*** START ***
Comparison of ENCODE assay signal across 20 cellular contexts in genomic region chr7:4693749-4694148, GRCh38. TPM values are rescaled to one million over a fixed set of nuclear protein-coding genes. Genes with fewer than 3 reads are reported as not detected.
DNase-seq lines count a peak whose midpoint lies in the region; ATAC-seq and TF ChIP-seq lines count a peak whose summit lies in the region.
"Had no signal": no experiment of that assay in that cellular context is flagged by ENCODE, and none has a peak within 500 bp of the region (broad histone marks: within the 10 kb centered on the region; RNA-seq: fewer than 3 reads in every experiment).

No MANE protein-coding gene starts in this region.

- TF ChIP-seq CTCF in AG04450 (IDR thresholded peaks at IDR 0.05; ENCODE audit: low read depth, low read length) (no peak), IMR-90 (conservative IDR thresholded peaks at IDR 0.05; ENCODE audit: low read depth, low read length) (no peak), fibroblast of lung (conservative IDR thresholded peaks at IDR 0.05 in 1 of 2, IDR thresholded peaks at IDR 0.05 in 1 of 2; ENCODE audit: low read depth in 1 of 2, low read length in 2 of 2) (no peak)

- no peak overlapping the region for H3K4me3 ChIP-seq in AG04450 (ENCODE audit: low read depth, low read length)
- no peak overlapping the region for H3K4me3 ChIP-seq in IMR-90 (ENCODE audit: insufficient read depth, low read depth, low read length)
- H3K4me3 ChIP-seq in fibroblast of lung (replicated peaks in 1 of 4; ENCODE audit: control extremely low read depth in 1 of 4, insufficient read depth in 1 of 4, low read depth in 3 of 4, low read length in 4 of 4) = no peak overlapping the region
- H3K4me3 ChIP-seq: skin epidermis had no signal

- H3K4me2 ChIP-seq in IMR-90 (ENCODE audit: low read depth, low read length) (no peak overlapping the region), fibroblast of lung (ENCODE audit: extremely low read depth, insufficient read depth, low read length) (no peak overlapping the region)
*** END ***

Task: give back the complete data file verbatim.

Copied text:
Comparison of ENCODE assay signal across 20 cellular contexts in genomic region chr7:4693749-4694148, GRCh38. TPM values are rescaled to one million over a fixed set of nuclear protein-coding genes. Genes with fewer than 3 reads are reported as not detected.
DNase-seq lines count a peak whose midpoint lies in the region; ATAC-seq and TF ChIP-seq lines count a peak whose summit lies in the region.
"Had no signal": no experiment of that assay in that cellular context is flagged by ENCODE, and none has a peak within 500 bp of the region (broad histone marks: within the 10 kb centered on the region; RNA-seq: fewer than 3 reads in every experiment).

No MANE protein-coding gene starts in this region.

- TF ChIP-seq CTCF in AG04450 (IDR thresholded peaks at IDR 0.05; ENCODE audit: low read depth, low read length) (no peak), IMR-90 (conservative IDR thresholded peaks at IDR 0.05; ENCODE audit: low read depth, low read length) (no peak), fibroblast of lung (conservative IDR thresholded peaks at IDR 0.05 in 1 of 2, IDR thresholded peaks at IDR 0.05 in 1 of 2; ENCODE audit: low read depth in 1 of 2, low read length in 2 of 2) (no peak)

- no peak overlapping the region for H3K4me3 ChIP-seq in AG04450 (ENCODE audit: low read depth, low read length)
- no peak overlapping the region for H3K4me3 ChIP-seq in IMR-90 (ENCODE audit: insufficient read depth, low read depth, low read length)
- H3K4me3 ChIP-seq in fibroblast of lung (replicated peaks in 1 of 4; ENCODE audit: control extremely low read depth in 1 of 4, insufficient read depth in 1 of 4, low read depth in 3 of 4, low read length in 4 of 4) = no peak overlapping the region
- H3K4me3 ChIP-seq: skin epidermis had no signal

- H3K4me2 ChIP-seq in IMR-90 (ENCODE audit: low read depth, low read length) (no peak overlapping the region), fibroblast of lung (ENCODE audit: extremely low read depth, insufficient read depth, low read length) (no peak overlapping the region)